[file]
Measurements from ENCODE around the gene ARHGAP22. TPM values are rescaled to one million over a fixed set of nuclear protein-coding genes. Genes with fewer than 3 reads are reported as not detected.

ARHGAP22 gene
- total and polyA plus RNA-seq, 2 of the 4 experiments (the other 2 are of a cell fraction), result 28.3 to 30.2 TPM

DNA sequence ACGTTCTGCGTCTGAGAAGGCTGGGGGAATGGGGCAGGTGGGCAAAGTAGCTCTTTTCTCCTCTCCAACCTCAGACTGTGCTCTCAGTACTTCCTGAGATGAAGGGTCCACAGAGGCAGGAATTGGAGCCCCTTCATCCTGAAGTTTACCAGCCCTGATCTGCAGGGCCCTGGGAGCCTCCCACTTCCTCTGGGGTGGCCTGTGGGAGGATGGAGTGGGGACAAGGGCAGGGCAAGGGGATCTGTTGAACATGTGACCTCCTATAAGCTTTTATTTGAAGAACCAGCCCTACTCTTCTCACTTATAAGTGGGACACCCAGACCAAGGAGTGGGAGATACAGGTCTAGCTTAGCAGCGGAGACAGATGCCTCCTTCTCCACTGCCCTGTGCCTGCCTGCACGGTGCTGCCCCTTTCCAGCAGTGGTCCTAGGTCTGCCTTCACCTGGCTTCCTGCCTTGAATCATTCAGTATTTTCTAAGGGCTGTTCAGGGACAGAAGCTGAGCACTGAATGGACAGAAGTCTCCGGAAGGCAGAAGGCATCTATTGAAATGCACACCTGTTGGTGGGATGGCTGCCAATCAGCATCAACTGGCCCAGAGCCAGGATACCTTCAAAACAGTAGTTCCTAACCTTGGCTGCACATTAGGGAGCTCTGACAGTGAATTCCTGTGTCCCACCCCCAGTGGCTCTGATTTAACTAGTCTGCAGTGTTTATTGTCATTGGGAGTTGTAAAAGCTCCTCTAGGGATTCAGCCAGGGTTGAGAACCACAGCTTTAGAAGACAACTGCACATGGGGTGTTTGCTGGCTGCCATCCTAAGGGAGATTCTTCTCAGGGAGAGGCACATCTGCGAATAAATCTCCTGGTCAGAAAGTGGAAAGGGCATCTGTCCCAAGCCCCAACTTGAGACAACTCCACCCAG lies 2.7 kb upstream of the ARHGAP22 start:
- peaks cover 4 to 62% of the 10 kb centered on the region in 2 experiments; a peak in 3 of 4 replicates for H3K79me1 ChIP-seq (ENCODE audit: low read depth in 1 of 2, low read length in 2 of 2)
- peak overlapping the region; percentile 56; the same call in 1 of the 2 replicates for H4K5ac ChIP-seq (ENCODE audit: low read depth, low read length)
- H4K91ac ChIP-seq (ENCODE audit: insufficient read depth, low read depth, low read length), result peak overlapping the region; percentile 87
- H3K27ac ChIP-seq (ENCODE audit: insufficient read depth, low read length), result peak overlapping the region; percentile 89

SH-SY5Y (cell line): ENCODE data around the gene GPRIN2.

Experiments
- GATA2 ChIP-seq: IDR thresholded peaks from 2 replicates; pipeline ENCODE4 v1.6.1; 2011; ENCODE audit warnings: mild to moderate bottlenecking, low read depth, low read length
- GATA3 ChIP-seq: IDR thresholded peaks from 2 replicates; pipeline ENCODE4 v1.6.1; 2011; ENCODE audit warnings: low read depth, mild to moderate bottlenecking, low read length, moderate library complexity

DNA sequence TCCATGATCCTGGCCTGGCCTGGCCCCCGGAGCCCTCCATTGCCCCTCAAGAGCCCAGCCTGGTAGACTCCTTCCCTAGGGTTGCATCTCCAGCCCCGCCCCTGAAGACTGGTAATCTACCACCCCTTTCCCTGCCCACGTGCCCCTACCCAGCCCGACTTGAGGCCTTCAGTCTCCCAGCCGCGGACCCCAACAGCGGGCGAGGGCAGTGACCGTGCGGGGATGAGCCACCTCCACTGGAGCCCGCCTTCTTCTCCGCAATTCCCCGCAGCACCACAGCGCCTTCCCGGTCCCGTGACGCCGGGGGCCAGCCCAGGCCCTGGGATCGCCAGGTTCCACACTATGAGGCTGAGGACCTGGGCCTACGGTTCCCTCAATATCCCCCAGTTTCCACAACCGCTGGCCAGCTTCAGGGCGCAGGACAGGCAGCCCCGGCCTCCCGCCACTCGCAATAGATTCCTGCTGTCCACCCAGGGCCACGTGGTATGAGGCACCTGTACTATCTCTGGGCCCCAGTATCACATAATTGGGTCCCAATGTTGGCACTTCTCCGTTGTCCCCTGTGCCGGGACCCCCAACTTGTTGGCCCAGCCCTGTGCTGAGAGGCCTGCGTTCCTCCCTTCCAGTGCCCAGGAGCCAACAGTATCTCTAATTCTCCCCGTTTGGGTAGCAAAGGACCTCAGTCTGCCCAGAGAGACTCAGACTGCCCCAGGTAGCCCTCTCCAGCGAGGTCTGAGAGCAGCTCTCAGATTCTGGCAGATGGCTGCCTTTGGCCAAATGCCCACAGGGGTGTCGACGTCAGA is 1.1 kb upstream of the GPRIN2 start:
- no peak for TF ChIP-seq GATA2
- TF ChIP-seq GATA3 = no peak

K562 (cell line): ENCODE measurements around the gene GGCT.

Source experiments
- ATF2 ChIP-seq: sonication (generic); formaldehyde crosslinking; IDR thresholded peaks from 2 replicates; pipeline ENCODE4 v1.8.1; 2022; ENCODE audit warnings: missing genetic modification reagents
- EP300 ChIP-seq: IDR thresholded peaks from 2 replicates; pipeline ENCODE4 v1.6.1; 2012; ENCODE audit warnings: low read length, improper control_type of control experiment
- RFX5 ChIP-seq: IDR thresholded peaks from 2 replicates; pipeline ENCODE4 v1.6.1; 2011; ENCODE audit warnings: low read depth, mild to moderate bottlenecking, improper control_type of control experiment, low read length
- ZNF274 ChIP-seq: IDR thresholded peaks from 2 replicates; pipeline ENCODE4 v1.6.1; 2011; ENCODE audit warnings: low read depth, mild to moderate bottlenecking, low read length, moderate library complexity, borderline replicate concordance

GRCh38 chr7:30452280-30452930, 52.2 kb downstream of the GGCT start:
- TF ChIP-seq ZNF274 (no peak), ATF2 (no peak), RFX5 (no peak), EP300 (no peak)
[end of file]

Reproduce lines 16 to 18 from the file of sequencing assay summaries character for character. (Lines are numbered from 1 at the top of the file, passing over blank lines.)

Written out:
K562 (cell line): ENCODE measurements around the gene GGCT.

Source experiments
- ATF2 ChIP-seq: sonication (generic); formaldehyde crosslinking; IDR thresholded peaks from 2 replicates; pipeline ENCODE4 v1.8.1; 2022; ENCODE audit warnings: missing genetic modification reagents